The story of Marian, who flees an unwanted marriage to Sherwood Forest and becomes apprentice to a wise healer woman. Highly original and unglamorized, with excellent character development as Marian grows from impulsive girl to responsible woman, making difficult decisions regarding her life in the forest and her relationship with the idealistic outlaw, Robin Hood.
Child of the May
New York : Orchard Books, 1998, 122 pages
Little John's daughter, fostered by Marian, comes of age and joins the outlaws in their battles against the plottings of King John and the Sheriff of Nottingham.
Evelyn Charles H. Vivian
London, Melbourne, Ward, Lock & Co. (1920's?) (many reprints)
Illustrated by Harry G. Theaker
Airmont Publishers, 1965 (PB) ISBN: 0804900671 (abridged) Illustrated by Jules Gotlieb
And, with no author or illustrator credits given:
Geddes and Grosset Ltd, David Dale House, New Lanark, Scotland, 1995
Longmeadow Press, Stamford, CT; 1996 HC "Stories Old and New"; 160 pages ISBN 0681215038
This adaptation has obviously had its heyday, noting the times it has been published. The latest editions do not give any author or illustrator credits.
A well told and original adaptation. Robin is a minor noble outlawed for slaying a King's deer and aiding oppressed peasants. Marian becomes his wife after being rescued from an arranged marriage to the villianous de Belame. Red Roger appears as an evil knight who fails in a hunt for Robin, and later aids in Robin's demise at Kirklees.
This version could well have provided some inspiration for "Robin of Sherwood: Robin and the Sorcerer." For example, the archvillian Baron de Belame seeks to force Marian's hand in marriage; Abbot Hugo and his brother the Sheriff are active as Robin's enemies; and one scene even has Sir Guy unimpressed by a "bewitched" sword pulled by a string.
Maude Radford Warren
Robin Hood and His Merry Men
Rand-McNally, 1914, 290 pages
Illustrated by Milo Winter
Robin Hood is presented as the outlawed Earl of Huntington. Although this is yet another retelling of the more popular ballads, this version offers a livlier and more original wording. Songs are included in the text, which may or may not be appropriate to the period. In "Suggestions to Teachers", the author discusses what she felt was necessary alterations to the characters and details of the legend to make the stories more appropriate to children, while keeping the fun and high adventure of the original tales. Detailed black-and-white drawings.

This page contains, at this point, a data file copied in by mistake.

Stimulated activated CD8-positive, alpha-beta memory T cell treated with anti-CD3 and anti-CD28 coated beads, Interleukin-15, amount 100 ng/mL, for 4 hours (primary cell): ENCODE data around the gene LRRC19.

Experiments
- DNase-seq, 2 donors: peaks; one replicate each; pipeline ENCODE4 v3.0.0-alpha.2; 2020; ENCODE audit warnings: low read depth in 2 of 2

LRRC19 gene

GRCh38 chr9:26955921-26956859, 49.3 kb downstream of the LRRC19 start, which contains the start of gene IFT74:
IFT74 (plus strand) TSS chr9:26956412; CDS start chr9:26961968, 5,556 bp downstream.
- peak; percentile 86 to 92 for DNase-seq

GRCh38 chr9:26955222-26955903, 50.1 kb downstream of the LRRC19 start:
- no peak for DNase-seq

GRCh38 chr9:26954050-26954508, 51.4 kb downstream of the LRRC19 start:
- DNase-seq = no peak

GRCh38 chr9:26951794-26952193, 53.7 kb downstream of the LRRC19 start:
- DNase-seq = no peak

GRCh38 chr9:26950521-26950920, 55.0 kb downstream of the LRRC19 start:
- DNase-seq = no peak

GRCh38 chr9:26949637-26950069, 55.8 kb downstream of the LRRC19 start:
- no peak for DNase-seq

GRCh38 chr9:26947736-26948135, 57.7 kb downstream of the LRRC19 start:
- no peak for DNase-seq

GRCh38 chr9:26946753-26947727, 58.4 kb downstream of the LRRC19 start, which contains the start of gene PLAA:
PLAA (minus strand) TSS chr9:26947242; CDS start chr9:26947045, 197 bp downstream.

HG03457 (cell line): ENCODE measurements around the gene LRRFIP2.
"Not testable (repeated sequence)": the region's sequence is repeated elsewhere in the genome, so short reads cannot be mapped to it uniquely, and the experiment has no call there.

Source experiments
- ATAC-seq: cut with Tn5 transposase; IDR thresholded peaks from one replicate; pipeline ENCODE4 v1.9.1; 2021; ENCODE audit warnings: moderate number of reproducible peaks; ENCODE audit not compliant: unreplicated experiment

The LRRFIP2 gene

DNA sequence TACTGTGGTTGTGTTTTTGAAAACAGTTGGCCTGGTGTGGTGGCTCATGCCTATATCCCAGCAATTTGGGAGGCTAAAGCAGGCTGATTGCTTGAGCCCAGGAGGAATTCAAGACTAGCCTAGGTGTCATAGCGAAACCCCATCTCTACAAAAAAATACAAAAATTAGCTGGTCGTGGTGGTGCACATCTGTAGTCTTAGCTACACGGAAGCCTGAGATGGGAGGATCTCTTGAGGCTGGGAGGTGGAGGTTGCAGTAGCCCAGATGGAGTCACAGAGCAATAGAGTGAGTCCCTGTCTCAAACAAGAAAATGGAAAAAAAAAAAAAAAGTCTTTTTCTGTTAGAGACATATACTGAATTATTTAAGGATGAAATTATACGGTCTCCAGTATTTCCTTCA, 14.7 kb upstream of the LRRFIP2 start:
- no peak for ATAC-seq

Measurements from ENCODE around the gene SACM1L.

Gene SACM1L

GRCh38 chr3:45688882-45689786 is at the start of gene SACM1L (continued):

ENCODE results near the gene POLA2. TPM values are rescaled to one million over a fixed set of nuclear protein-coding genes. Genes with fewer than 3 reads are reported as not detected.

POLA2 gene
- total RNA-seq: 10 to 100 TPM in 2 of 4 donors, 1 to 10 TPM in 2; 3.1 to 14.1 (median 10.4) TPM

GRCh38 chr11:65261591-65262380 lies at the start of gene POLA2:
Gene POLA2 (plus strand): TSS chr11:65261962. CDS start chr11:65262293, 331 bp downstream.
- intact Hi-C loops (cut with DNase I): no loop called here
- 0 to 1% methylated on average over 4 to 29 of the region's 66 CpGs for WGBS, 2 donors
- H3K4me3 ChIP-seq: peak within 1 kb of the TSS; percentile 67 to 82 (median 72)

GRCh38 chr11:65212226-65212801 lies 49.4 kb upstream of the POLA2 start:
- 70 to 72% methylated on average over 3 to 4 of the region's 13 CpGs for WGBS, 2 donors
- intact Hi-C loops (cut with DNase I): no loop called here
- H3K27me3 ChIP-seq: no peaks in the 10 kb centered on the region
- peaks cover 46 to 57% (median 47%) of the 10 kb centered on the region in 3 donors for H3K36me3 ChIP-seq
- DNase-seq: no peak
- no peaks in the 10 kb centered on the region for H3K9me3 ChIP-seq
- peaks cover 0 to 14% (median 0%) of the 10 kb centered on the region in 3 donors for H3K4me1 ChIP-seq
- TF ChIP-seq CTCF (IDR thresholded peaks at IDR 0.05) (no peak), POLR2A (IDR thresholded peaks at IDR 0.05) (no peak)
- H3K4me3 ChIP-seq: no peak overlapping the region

Rose Yeatman Woolf
Robin Hood and His Life in the Merry Greenwood
London, Paris, New York, R. Tuck & Sons; 1928; 256 pages
Magna Children's Classics. England: Magna Books, 1992, 106 pages.
Illustrated by Howard Davie
A well-told edition, presenting Robin Hood as the Earl of Huntingdon, outlawed after seeking to avenge his murdered father. Marian is Robin's estranged childhood sweetheart who joins him in the greenwood and marries him. The events take place during the absence of King Richard, and Robin's adventures conclude with his return. The book ends its final chapter with the death of Robin Hood. The ballads are well woven together, with very nice black and white illustrations, with a few color plates.
Sherwood: A Collection of Original Robin Hood Stories
Philomel Books; 2000, 144 pages
Illustrated by Dennis Nolan
A collection of short stories. A variety of accomplished authors add their personal embellishments to the legend of Robin Hood, some using inventive interpretations of the familiar characters, others focusing on new characters added to the Robin Hood universe.
The Adventures of Robin Hood
Bancroft Books, 1968; 1974; 120 pages
Author weaves together tales from the ballads and some original adventures for this attempt at a cohesive retelling. Includes the little-used tale of Marian and the witch (also mentioned in the Roger Lancelyn Green version.) Plot elements from the last chapters seem to have been inspired by the 1925 play "Sherwood" by Alfred Noyes, with Prince John sealing Robin in a tower. No author given; possibly an early retelling picked up by Bancroft books for their series of classic reprints.